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The Five Most Common Accident Causes on Texas Construction Sites

A couple months ago, two construction workers were seriously injured at a Texas Department of Transportation work site near Loop 410 and U.S. 90 on the west side of San Antonio, when a row of rebar support beams about 20 yards long they were in the process of tying together came crashing down on them, crushing them beneath the 1,000-pound weight. At the same time, two other workers suffered minor injuries from debris.

The accident happened on Feb. 2, at about 2:35 p.m., and since then, a number of officials in the state have been examining the problem of worker safety at Texas construction sites. Construction work is always difficult and carries a number of serious risks, but Texas seems to have a particular problem with construction hazards. In fact, for 2016, according to the Bureau of Labor Statistics, Texas led the nation in the category of fatal workplace accidents with 545, with many of them occurring in the construction sector.

With such a terrible record, it might be helpful to look at the most common causes of workplace accidents in the state of Texas. These are the five most common causes.

Falls From Height

Whether they fall from scaffolding or from the structures themselves, falls are the most common accidents at Texas construction sites and by far the most likely fatal. In 2015 alone, falls make up nearly 40 percent of construction worker deaths in Texas and across the U.S., according to the BLS.

Because so many construction sites tend to be multi-story buildings, and the taller the building, the greater the likelihood of a stumble from a high place, it becomes critical on the part of employers to provide all workers toiling more than six feet above the ground with the proper safety equipment and training. It has been shown that the right equipment prevents many falls and prevents many injuries to construction workers.

Slips or Trips and Falls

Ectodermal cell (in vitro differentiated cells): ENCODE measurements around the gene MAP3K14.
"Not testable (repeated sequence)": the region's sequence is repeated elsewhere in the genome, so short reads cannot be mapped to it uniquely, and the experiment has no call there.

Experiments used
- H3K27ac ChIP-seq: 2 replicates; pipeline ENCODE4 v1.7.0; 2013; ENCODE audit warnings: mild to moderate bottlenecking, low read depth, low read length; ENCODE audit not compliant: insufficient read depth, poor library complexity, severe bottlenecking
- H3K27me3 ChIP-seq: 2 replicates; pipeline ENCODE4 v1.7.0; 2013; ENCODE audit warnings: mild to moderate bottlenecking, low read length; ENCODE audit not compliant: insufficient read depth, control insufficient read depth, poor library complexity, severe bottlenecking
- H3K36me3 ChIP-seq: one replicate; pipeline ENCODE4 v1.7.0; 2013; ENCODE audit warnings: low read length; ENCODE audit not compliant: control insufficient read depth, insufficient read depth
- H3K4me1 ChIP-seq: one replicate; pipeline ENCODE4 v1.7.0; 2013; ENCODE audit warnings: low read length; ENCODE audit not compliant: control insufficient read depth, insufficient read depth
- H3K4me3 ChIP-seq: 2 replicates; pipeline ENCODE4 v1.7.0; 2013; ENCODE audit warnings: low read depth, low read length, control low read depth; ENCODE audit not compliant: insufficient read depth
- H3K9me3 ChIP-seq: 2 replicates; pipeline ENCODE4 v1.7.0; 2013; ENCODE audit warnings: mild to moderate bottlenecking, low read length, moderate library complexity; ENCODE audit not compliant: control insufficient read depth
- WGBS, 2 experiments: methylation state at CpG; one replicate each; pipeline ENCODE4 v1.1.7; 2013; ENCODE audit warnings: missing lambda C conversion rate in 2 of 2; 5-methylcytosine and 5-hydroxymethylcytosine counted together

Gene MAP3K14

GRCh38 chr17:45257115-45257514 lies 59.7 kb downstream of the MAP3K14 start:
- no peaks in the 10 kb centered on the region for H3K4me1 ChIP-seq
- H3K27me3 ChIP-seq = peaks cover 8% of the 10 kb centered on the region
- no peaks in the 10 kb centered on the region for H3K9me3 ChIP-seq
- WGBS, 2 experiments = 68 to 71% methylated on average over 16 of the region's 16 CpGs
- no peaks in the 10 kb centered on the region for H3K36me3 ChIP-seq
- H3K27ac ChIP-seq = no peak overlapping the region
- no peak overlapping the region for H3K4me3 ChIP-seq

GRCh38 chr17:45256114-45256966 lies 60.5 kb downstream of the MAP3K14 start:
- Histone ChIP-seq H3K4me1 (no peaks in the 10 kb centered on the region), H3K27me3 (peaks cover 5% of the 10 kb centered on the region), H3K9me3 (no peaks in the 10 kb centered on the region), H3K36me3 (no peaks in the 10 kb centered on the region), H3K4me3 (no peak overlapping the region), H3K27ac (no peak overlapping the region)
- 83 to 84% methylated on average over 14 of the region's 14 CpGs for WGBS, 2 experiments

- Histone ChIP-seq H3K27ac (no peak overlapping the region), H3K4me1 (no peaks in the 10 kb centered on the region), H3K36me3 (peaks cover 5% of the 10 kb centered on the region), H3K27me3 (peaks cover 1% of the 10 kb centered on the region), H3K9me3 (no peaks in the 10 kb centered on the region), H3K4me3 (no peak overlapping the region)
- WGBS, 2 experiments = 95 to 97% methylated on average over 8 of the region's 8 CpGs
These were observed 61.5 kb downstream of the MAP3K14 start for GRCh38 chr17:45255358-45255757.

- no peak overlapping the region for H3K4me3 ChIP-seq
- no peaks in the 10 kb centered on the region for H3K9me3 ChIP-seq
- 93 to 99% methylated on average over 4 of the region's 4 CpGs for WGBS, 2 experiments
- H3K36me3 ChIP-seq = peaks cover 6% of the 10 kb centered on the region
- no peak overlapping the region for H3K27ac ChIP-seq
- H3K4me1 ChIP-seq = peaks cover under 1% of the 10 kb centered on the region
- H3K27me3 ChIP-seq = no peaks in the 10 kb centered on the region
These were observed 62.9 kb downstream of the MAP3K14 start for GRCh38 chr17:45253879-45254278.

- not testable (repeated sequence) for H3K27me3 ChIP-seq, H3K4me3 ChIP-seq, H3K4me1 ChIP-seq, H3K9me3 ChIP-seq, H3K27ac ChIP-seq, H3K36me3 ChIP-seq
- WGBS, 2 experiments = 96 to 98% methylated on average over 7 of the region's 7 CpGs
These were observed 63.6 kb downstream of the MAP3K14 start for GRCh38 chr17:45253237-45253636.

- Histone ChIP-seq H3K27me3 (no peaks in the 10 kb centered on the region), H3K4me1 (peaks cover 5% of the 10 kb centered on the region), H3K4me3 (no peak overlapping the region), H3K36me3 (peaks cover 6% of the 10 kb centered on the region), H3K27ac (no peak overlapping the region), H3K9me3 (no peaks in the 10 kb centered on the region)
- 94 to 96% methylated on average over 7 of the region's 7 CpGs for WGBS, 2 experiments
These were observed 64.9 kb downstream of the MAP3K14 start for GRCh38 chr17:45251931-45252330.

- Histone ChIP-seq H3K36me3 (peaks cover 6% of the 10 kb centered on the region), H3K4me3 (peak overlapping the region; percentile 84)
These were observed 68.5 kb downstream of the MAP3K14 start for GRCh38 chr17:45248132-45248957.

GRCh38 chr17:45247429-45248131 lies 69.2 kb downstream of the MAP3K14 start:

Slips, trips and falls are right behind falls from height, constituting more than 25 percent of all construction accident claims every year. They make up about 17 percent of disabling accidents at construction sites. There are all kinds of ways these types of accidents happen. Sometimes, workers trip over tools and materials that are left lying around, or workers sometimes see them and can’t avoid them.

Other times, oil or other liquids are spilled on the surfaces at the site for workers to slip on and, often, ice, snow and even rain can also cause someone to lose their footing, especially at construction worksites where workers have to brave the elements to do their job, whether it’s to put up a building or to build a road or a bridge. Most slips, trips and falls can be prevented by constant housekeeping at the site and by making sure workers are wearing the proper shoes with slip-resistant soles.

Hit By Vehicles and Equipment

As one can imagine when we look at many construction sites, being hit by vehicles is a major problem on construction sites in Texas and elsewhere. That’s because most construction sites make use of tractors, trailers, cranes and trucks. In fact, according to the Occupational Safety and Health Administration (OSHA), the majority of fatalities reported in construction zones are due to workers being struck by another piece of construction vehicles or equipment. According to OSHA, even on a road construction site, a construction worker is just as likely to be struck by a piece of construction equipment in the work zone as by passing traffic.

Thankfully, there are many ways for workers to stay safe when working around vehicles and equipment. They can wear reflective vests and other protective clothing to increase their visibility to operators. Also, there should be clearly marked and signed lanes for traffic. Some workers should be designated to signal to equipment operators and vehicle drivers when workers are present, as well as to signal to workers when equipment and vehicles may be within striking distance.

Struck by Moving or Falling Materials

Building and other construction materials, such as rebar that is being tied together to reinforce and support a road or a bridge, are some of the main culprits when it comes to workplace accidents that cause injuries or fatalities. According to a BLS survey, building materials caused the most injuries in 2015, followed by metal, pipes, ducts and wood.

These numbers are reduced when workers at a construction site are provided with the proper personal protective equipment for their job, including hard hats, gloves, safety glasses and steel or composite-toed boots. All of these reduce the risk of being injured by materials being moved or those that fall.

Electrocution

Electrocution has been considered one of the “fatal four” accidents causing workplace deaths for many years, and that holds true at Texas construction sites, as well. In 2016, the BLS reported that more than 75 fatal accidents on construction sites in Texas were due to electrocution. The most common cause is contact with overhead electric wires, but contact with machinery that has not been properly locked down and tagged out, such as during repair or maintenance.

Electric-based accidents are easily preventable, by locking and tagging out machinery and properly powering it down as workers repair or maintain it. When working in any area where there are overhead or buried power lines, it is necessary to locate and identify the location of utilities before starting work, and to make sure OSHA regulations are followed, to prevent any possible contact with live power lines.

Workplace Safety